It was an experiment that identical twins Jevon and John Whittington set out to pursue. Being identical in almost all areas including their height, weight, and dietary habits, they decided to put their nutritional interest to the test for the sake of science.
While one embraced a vegan lifestyle, the other indulged in a diet rich in meat, seafood, eggs, and dairy. The intriguing outcome? Only one emerged with a noticeably slimmer physique.
The 23-year-old twins, who are nursing school graduates from Buffalo, voluntarily participated in a Stanford University experiment highlighted in the Netflix show “You Are What You Eat: A Twin Experiment.”
The experiment sampled 22 respondents which included the twins and was conducted between May and July 2022. It was aimed to isolate the impact of diet on health by eliminating other genetic and environmental factors, according to the New York Post.
One of the twins, John Whittington, adhered strictly to a vegan diet, excluding not only meat but also all animal products, including milk and eggs.
Jevon Whittington and 22 other participants were assigned to follow an omnivore diet, which included chicken, fish, eggs, cheese, dairy, and various other animal products.
The diets for both groups were carefully crafted to promote health, featuring a mix of vegetables, legumes, fruits, and whole grains, while intentionally avoiding sugar, processed foods, and refined starches.
The Whittington twins, accustomed to a lifelong diet of rice, chicken, fish, and crab legs, underwent a significant dietary shift for the experiment. Despite their identical diets and physiques, they had been regularly engaged in intense workouts since the age of 12, influenced by their father, John Whittington Jr., a professional bodybuilder.
Their commitment to fitness had resulted in both twins maintaining a shredded physique, making it challenging for others to distinguish between them.
“My dad gave us the gift of fit – we liken our affinity for taking care of our bodies to him,” Jevon added.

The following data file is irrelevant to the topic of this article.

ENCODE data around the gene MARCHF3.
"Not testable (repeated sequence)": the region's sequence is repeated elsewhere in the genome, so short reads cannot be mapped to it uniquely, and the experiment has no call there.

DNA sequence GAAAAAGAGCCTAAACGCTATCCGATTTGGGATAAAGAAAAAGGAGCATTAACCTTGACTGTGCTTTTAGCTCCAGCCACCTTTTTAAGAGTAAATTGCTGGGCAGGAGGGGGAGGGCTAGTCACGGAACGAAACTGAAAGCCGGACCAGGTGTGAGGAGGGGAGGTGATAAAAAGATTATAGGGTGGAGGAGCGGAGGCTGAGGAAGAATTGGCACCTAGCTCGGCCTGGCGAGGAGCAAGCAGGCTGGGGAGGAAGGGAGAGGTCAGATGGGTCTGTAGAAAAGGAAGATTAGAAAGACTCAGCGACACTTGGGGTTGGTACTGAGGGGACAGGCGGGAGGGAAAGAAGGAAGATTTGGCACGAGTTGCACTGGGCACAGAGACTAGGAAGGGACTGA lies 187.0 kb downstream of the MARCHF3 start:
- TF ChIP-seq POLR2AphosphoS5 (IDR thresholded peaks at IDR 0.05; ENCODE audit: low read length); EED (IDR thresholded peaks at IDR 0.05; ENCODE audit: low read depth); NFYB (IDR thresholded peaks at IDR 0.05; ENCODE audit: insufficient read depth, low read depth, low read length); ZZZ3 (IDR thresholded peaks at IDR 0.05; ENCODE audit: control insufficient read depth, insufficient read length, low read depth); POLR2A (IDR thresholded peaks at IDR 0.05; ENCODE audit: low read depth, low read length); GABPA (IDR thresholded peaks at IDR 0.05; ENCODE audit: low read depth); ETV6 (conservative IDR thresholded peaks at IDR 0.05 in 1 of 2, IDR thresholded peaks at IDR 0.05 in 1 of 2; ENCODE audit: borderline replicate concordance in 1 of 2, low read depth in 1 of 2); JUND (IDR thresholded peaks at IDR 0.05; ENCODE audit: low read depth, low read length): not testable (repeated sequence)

At the outset of the experiment, John Whittington, who embraced the vegan diet, had an impressive body fat percentage of 11.1%. Weighing 137.2 pounds, he carried 0.37 pounds (almost precisely 6 ounces) of visceral fat, considered a potential health risk.
Jevon Whittington, following a meat-inclusive diet, started with a nearly identical body fat percentage of 11% and a slightly higher weight at 138.6 pounds, carrying 0.22 pounds of visceral fat.
Within just one week of adopting the vegan diet, John Whittington experienced cravings for his favorite foods, particularly lemon pepper chicken wings. However, he managed to satisfy these cravings by exploring alternatives, such as plant-based Cajun chicken and veggie burgers.
Throughout the experiment, both twins engaged in a fitness routine that included cardio sessions a few days a week, weight training, and high-intensity interval training.
At the conclusion of the study, John Whittington, who followed the vegan diet, successfully reduced his visceral fat by 0.19 pounds, leaving him with a mere 0.03 pounds (less than half an ounce) around his midsection.
On the omnivore diet, Jevon Whittington experienced a slight drop in visceral fat from 0.22 pounds to 0.21 pounds, representing a loss of less than half an ounce of fat.
The diet inclusive of meat resulted in more significant muscle gains, with Jevon Whittington adding 7.1 pounds of muscle compared to his brother, who gained 2.3 pounds over the eight weeks.
“We cut back on red meat and dairy,” Jevon Whittington said.
“But it proved to us that we can continue to eat way we’re eating.”